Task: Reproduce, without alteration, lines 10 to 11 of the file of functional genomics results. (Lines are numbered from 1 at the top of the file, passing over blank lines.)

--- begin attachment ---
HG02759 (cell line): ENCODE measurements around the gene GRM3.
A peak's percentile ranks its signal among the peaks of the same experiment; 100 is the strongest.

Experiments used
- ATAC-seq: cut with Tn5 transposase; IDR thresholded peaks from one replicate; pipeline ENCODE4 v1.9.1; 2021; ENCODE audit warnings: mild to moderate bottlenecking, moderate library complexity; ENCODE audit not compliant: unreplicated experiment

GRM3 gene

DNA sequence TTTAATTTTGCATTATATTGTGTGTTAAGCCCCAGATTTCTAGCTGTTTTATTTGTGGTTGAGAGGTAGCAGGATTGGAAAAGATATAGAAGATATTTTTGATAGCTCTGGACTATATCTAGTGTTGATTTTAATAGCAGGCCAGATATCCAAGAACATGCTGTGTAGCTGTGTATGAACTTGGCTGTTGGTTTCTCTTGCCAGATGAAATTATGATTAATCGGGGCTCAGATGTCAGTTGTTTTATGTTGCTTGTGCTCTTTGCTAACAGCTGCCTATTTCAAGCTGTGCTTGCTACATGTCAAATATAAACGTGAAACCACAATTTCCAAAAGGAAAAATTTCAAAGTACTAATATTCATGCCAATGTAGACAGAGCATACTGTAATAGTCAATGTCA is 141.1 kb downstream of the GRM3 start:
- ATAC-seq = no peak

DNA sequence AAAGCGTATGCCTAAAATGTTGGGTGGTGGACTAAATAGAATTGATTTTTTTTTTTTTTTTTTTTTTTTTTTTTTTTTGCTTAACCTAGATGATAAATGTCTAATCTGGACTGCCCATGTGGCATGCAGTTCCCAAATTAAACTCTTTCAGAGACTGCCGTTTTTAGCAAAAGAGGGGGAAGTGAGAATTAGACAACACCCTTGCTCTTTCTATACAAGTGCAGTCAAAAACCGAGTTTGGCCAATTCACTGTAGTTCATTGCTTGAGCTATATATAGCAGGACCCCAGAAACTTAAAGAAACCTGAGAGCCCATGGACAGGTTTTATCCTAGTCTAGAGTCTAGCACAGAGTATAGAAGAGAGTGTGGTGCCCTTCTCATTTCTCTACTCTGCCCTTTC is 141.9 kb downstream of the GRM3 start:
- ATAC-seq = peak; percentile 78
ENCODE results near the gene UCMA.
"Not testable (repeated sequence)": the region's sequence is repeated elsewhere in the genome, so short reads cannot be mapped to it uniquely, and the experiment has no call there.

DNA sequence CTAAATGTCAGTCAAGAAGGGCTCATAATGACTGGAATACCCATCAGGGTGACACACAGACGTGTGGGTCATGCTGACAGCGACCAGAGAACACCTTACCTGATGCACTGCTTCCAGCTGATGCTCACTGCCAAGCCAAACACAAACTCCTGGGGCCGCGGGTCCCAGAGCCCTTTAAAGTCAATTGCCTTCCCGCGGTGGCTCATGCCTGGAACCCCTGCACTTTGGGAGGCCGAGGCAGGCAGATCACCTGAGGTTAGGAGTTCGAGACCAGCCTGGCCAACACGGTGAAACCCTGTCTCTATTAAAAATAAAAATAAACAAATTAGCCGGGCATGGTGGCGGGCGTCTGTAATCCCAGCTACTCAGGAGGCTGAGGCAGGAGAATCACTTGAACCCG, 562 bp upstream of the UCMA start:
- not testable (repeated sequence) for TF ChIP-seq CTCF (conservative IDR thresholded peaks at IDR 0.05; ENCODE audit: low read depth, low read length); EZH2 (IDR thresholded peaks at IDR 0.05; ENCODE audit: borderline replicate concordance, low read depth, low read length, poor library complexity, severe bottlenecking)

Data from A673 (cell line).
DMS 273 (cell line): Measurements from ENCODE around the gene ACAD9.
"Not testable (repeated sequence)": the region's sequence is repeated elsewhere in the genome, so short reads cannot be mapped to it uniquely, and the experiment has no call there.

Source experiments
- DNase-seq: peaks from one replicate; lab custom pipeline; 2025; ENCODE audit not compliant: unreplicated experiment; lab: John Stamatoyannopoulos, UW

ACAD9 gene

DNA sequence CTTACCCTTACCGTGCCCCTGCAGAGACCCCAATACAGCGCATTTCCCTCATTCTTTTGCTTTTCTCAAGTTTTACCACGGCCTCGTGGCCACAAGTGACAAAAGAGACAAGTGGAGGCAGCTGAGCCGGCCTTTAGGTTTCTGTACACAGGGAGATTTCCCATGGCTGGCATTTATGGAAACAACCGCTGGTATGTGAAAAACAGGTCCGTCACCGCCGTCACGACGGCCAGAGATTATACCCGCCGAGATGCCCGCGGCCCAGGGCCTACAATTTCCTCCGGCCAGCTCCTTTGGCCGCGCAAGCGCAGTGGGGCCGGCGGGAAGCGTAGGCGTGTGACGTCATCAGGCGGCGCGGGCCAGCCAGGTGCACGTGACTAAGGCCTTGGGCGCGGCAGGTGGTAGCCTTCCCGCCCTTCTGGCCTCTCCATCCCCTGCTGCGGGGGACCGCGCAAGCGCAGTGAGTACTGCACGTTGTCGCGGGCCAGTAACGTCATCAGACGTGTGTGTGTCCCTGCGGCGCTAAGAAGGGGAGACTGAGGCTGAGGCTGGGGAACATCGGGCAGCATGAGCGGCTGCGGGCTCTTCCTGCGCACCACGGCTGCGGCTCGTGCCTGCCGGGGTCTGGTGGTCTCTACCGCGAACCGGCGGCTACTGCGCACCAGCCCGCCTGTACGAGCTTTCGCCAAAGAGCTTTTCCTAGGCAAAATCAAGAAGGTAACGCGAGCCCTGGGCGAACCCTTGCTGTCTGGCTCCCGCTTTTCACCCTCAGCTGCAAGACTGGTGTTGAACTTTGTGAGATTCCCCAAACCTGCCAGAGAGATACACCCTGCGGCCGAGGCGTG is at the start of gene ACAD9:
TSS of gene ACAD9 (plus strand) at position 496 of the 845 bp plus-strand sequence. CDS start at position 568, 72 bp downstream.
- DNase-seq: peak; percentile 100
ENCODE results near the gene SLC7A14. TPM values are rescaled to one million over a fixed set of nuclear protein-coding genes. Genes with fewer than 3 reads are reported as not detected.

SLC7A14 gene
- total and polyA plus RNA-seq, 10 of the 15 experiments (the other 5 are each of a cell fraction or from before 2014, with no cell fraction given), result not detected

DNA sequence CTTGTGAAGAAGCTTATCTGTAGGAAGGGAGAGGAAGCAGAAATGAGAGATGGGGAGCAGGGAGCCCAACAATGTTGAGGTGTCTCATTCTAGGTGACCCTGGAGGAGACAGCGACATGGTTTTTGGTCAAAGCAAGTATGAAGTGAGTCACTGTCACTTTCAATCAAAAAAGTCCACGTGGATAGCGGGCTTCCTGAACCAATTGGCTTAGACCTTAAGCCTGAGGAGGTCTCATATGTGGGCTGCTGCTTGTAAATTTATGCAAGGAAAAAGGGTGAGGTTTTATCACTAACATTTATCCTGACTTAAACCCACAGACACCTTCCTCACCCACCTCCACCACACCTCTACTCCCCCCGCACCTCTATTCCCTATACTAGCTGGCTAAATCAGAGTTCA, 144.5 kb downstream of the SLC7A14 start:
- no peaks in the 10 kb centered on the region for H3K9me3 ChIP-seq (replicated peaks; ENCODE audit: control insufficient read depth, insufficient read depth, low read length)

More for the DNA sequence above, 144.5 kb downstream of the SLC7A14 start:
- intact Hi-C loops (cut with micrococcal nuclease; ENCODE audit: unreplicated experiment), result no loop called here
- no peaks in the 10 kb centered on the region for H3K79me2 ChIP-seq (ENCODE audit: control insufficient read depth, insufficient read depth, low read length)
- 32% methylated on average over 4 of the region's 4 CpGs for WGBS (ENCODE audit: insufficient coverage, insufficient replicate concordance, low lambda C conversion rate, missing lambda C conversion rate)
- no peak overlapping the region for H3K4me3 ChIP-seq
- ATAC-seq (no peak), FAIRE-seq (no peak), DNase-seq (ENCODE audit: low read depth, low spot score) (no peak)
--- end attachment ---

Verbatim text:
ENCODE results near the gene UCMA.
"Not testable (repeated sequence)": the region's sequence is repeated elsewhere in the genome, so short reads cannot be mapped to it uniquely, and the experiment has no call there.